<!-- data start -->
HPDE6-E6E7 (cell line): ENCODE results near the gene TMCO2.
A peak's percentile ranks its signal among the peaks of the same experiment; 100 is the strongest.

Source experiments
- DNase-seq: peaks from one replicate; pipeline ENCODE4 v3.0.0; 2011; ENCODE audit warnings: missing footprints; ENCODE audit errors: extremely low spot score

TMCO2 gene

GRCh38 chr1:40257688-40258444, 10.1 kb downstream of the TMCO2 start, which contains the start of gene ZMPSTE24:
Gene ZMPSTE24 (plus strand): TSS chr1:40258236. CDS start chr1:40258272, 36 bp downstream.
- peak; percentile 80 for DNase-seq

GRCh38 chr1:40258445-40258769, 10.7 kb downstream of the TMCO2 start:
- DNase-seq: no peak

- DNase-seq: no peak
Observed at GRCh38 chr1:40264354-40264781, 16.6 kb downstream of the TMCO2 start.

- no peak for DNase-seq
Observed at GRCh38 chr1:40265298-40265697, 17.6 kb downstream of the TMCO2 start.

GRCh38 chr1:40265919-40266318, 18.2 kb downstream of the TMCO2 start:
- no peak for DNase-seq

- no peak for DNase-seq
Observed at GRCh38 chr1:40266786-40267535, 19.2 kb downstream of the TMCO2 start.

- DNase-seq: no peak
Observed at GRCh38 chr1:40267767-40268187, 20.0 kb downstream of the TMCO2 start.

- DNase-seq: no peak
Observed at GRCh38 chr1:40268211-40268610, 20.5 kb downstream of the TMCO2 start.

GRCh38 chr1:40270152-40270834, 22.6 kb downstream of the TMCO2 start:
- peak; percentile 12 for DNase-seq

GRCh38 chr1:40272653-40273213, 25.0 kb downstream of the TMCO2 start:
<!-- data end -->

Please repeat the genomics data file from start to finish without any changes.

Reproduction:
HPDE6-E6E7 (cell line): ENCODE results near the gene TMCO2.
A peak's percentile ranks its signal among the peaks of the same experiment; 100 is the strongest.

Source experiments
- DNase-seq: peaks from one replicate; pipeline ENCODE4 v3.0.0; 2011; ENCODE audit warnings: missing footprints; ENCODE audit errors: extremely low spot score

TMCO2 gene

GRCh38 chr1:40257688-40258444, 10.1 kb downstream of the TMCO2 start, which contains the start of gene ZMPSTE24:
Gene ZMPSTE24 (plus strand): TSS chr1:40258236. CDS start chr1:40258272, 36 bp downstream.
- peak; percentile 80 for DNase-seq

GRCh38 chr1:40258445-40258769, 10.7 kb downstream of the TMCO2 start:
- DNase-seq: no peak

- DNase-seq: no peak
Observed at GRCh38 chr1:40264354-40264781, 16.6 kb downstream of the TMCO2 start.

- no peak for DNase-seq
Observed at GRCh38 chr1:40265298-40265697, 17.6 kb downstream of the TMCO2 start.

GRCh38 chr1:40265919-40266318, 18.2 kb downstream of the TMCO2 start:
- no peak for DNase-seq

- no peak for DNase-seq
Observed at GRCh38 chr1:40266786-40267535, 19.2 kb downstream of the TMCO2 start.

- DNase-seq: no peak
Observed at GRCh38 chr1:40267767-40268187, 20.0 kb downstream of the TMCO2 start.

- DNase-seq: no peak
Observed at GRCh38 chr1:40268211-40268610, 20.5 kb downstream of the TMCO2 start.

GRCh38 chr1:40270152-40270834, 22.6 kb downstream of the TMCO2 start:
- peak; percentile 12 for DNase-seq

GRCh38 chr1:40272653-40273213, 25.0 kb downstream of the TMCO2 start: